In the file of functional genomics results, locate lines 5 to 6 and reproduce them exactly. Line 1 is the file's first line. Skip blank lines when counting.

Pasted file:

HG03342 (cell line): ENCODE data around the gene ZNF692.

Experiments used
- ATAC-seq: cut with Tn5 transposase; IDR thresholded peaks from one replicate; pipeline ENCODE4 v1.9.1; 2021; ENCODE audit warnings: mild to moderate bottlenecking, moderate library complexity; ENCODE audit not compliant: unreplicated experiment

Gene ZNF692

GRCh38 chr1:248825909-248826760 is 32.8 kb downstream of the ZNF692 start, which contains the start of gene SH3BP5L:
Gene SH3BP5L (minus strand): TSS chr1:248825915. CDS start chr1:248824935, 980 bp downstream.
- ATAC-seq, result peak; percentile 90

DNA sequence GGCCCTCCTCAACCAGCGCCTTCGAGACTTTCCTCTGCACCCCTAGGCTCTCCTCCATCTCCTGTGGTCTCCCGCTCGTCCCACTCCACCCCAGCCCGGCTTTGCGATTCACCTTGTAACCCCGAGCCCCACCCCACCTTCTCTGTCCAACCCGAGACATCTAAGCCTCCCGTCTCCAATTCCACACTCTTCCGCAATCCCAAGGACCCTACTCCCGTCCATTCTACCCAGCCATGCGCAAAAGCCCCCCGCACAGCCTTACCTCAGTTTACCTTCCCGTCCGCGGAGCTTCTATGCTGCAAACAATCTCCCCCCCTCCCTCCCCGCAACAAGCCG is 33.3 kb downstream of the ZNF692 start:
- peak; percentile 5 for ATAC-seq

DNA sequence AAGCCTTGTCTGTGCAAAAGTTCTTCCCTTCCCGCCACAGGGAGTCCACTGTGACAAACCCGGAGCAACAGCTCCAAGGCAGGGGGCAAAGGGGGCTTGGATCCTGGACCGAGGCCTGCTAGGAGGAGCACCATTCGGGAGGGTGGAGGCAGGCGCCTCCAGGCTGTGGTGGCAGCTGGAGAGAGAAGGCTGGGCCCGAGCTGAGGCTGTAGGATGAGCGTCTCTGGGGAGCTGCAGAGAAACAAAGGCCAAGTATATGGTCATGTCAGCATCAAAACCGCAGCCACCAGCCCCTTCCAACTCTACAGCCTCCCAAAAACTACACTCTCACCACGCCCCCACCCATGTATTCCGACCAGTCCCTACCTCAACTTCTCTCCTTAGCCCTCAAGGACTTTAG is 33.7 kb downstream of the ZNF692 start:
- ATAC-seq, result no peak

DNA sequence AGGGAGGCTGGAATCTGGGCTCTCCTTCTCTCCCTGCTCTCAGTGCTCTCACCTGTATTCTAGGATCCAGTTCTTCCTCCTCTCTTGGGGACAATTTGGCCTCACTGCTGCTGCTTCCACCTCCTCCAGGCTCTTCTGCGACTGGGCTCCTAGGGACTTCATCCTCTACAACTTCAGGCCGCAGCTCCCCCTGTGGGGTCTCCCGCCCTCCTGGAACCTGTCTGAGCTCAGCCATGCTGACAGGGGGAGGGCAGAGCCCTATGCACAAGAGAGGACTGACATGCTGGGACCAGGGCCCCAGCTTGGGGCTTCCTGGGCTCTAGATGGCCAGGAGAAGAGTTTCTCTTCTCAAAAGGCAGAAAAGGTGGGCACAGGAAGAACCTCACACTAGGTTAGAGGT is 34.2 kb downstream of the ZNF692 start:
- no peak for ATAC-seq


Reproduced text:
GRCh38 chr1:248825909-248826760 is 32.8 kb downstream of the ZNF692 start, which contains the start of gene SH3BP5L:
Gene SH3BP5L (minus strand): TSS chr1:248825915. CDS start chr1:248824935, 980 bp downstream.